Back in September, Gov. Shumlin's campaign manager -- Alex MacLean -- announced that the Governor would participate in a limited number of debates during this election cycle. She said that he doesn't have time for debates because he's to busy governing.

We thought that excuse was weak. Two years ago Shumlin participated in 13 general election debates against Brian Dubie (plus a half-dozen during the primary). Dubie wasn't a strong debater and Shumlin took advantage.

But Shumlin knows that Brock would roast his potatoes. Not only was Brock a Fortune 500 chief financial officer for years, his knowledge of economics and social systems dwarfs that of Shumlin's. A free-wheeling debate between the two would leave Shumlin broken and tattered.

The governor has to hide from his FEMA funding disaster, his Vermont Yankee rebuff from the U.S. Supreme Court, his blank stare when people ask how he will fund ShumlinCare, and half a dozen other leadership failures in his first two years as governor. He doesn't want to have to talk about those things except in airtight situations where his interrogators won't ask him embarrassing questions.

So we naturally looked forward to the first debate -- hosted last week by Vermont Public Television. We thought that would be a fair and open forum on the issues and topics that matter to Vermonters.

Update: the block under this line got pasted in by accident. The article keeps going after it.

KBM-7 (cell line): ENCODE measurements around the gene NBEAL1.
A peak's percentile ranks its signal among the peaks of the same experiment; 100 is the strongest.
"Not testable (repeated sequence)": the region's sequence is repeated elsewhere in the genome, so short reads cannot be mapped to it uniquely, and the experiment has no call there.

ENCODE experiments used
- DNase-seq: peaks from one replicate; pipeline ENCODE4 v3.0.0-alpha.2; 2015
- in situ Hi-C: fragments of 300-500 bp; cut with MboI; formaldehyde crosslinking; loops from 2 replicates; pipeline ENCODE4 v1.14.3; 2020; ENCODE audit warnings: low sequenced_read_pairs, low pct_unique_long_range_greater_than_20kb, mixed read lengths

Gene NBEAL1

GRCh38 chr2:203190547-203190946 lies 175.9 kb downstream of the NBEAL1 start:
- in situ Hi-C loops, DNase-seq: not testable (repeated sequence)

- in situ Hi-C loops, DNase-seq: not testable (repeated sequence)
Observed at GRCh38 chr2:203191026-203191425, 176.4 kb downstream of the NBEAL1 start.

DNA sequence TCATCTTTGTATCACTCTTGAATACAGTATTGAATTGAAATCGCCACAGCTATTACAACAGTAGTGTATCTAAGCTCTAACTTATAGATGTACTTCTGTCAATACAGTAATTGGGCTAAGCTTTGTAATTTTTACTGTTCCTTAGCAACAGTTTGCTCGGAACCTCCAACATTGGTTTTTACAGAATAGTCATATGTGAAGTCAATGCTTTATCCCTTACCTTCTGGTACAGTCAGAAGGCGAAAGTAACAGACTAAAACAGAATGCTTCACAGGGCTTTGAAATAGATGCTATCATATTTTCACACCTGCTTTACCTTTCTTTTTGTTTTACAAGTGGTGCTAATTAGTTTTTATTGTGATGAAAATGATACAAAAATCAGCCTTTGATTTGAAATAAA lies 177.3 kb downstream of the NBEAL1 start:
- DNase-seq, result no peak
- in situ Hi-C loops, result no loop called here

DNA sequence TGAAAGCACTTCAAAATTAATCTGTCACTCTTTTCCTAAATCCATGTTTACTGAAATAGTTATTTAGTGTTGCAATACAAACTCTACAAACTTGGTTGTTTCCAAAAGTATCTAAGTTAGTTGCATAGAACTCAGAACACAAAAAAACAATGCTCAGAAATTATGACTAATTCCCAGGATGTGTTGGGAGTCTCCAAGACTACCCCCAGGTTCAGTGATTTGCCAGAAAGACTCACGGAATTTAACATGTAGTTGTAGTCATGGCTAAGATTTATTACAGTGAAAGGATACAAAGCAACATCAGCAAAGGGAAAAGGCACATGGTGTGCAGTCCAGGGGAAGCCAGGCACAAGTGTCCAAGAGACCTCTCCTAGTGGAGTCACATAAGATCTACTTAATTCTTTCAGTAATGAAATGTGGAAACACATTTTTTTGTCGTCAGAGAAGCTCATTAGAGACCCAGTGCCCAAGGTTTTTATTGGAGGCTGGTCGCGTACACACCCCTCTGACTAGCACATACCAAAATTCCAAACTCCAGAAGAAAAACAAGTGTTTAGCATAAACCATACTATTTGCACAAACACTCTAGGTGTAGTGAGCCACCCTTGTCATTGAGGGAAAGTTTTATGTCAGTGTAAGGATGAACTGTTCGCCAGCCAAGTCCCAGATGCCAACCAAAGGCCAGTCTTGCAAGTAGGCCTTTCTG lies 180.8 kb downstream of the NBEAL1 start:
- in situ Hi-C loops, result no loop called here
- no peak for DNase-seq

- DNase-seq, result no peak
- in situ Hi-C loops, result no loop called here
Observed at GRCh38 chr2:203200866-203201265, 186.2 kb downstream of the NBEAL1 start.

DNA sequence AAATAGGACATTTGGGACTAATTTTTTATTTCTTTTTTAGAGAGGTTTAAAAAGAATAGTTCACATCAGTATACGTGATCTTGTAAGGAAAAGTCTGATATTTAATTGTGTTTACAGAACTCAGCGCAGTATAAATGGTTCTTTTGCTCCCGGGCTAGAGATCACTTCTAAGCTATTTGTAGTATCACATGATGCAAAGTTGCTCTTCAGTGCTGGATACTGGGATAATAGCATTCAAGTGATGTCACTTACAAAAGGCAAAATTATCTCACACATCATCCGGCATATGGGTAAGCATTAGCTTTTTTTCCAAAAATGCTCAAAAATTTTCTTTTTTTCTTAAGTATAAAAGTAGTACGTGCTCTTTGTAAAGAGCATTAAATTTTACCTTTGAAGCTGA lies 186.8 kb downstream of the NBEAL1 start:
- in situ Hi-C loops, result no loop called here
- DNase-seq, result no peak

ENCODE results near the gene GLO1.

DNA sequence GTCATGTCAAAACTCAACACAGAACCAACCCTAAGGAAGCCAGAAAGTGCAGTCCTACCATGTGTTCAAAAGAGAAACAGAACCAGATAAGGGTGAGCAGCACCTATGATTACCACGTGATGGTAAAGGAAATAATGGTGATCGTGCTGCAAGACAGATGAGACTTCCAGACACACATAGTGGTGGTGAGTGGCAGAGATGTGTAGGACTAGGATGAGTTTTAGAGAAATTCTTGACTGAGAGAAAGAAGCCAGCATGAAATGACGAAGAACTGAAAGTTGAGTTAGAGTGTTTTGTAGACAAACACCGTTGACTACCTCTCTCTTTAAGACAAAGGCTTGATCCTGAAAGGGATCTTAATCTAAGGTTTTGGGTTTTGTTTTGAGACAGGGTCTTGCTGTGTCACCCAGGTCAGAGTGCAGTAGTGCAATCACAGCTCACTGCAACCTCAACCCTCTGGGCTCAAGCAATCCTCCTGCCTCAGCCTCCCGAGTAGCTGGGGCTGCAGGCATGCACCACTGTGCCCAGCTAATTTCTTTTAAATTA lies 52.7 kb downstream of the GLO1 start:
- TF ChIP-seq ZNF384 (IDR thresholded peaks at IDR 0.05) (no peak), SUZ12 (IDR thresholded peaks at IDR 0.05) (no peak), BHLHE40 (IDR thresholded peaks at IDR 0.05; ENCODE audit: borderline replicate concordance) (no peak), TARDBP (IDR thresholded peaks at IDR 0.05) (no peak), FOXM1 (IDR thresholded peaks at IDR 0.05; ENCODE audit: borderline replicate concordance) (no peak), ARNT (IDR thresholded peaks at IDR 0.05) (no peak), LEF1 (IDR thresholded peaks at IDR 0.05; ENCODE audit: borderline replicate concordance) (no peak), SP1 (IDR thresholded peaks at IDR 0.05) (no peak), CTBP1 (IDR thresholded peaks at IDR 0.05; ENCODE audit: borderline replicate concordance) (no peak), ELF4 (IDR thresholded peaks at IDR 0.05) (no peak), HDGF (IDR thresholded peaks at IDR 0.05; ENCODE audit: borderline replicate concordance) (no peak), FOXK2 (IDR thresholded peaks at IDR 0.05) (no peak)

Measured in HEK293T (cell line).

Boy were we wrong.

VPT sheltered Shumlin by allowing all candidates (balloted or otherwise) on the stage. This included Republican Randy Brock; Dave Eagle from the Liberty Union Party; Cris Ericson representing the United States Marijuana Party; Independent Emily Peyton; and Democrat Peter Shumlin.

It was a total circus, defined by its bizarre, non-stop distractions. It was the only kind of show that could possibly favor Shumlin. VPT served it up for the governor -- allowing him to hide in plain site from his record and Brock.

Eagle spent most of his time confessing little knowledge of the issues but lauding Shumlin for his help while Eagle was out of work (for three years).

Erickson presented her economic plan: state wineries. That's it. By entering the wine business, she says, the state should find solid fiscal footing.

Peyton -- who stole the show -- wants an independent state currency, everyone to eat apple seeds to prevent cancer, and a health care system modelled after Cuba. She added, "we've got an addiction to greed ... The reason why it's really excellent to elect a woman right now ... is because a woman understands that we have got to have a light touch on this planet right now ... it is a light healing touch."

Viewers didn't hear much from the major party candidates.

VPT argued that all candidates should have a voice. We say hogwash. It's up to state media to use professional, good judgement to host a useful, informative debate. They failed miserably, in one of shamefully few tries, and Shumlin likely laughed all the way home.


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